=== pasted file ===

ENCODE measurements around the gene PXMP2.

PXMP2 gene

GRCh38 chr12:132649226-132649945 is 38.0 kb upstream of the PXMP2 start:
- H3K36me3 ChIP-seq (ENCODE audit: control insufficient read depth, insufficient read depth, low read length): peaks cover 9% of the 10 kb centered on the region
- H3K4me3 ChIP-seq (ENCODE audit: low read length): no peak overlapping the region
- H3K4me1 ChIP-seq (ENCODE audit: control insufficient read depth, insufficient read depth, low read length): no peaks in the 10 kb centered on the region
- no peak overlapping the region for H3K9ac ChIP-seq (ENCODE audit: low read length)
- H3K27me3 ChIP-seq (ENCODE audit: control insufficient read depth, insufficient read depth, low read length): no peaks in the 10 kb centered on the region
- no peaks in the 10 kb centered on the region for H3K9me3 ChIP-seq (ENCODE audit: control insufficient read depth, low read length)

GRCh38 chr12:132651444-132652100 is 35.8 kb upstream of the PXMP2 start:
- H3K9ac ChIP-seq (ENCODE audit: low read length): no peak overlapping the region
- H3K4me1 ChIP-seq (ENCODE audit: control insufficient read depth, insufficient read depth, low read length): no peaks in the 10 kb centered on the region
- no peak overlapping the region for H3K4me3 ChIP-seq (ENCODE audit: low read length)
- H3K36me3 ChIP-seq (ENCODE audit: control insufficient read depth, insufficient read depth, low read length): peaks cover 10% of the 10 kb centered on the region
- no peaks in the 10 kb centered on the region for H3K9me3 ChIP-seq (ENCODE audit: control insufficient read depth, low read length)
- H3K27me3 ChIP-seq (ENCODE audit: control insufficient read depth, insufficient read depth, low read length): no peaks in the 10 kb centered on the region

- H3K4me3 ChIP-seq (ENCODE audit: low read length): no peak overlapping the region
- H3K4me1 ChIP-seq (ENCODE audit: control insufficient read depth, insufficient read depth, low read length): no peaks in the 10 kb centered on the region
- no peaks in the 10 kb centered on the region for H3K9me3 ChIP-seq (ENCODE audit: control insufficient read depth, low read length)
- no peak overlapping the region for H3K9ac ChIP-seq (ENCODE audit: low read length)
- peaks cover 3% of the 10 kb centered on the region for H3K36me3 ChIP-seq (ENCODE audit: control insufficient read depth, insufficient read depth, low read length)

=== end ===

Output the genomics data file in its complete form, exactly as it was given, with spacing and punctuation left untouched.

ENCODE measurements around the gene PXMP2.

PXMP2 gene

GRCh38 chr12:132649226-132649945 is 38.0 kb upstream of the PXMP2 start:
- H3K36me3 ChIP-seq (ENCODE audit: control insufficient read depth, insufficient read depth, low read length): peaks cover 9% of the 10 kb centered on the region
- H3K4me3 ChIP-seq (ENCODE audit: low read length): no peak overlapping the region
- H3K4me1 ChIP-seq (ENCODE audit: control insufficient read depth, insufficient read depth, low read length): no peaks in the 10 kb centered on the region
- no peak overlapping the region for H3K9ac ChIP-seq (ENCODE audit: low read length)
- H3K27me3 ChIP-seq (ENCODE audit: control insufficient read depth, insufficient read depth, low read length): no peaks in the 10 kb centered on the region
- no peaks in the 10 kb centered on the region for H3K9me3 ChIP-seq (ENCODE audit: control insufficient read depth, low read length)

GRCh38 chr12:132651444-132652100 is 35.8 kb upstream of the PXMP2 start:
- H3K9ac ChIP-seq (ENCODE audit: low read length): no peak overlapping the region
- H3K4me1 ChIP-seq (ENCODE audit: control insufficient read depth, insufficient read depth, low read length): no peaks in the 10 kb centered on the region
- no peak overlapping the region for H3K4me3 ChIP-seq (ENCODE audit: low read length)
- H3K36me3 ChIP-seq (ENCODE audit: control insufficient read depth, insufficient read depth, low read length): peaks cover 10% of the 10 kb centered on the region
- no peaks in the 10 kb centered on the region for H3K9me3 ChIP-seq (ENCODE audit: control insufficient read depth, low read length)
- H3K27me3 ChIP-seq (ENCODE audit: control insufficient read depth, insufficient read depth, low read length): no peaks in the 10 kb centered on the region

- H3K4me3 ChIP-seq (ENCODE audit: low read length): no peak overlapping the region
- H3K4me1 ChIP-seq (ENCODE audit: control insufficient read depth, insufficient read depth, low read length): no peaks in the 10 kb centered on the region
- no peaks in the 10 kb centered on the region for H3K9me3 ChIP-seq (ENCODE audit: control insufficient read depth, low read length)
- no peak overlapping the region for H3K9ac ChIP-seq (ENCODE audit: low read length)
- peaks cover 3% of the 10 kb centered on the region for H3K36me3 ChIP-seq (ENCODE audit: control insufficient read depth, insufficient read depth, low read length)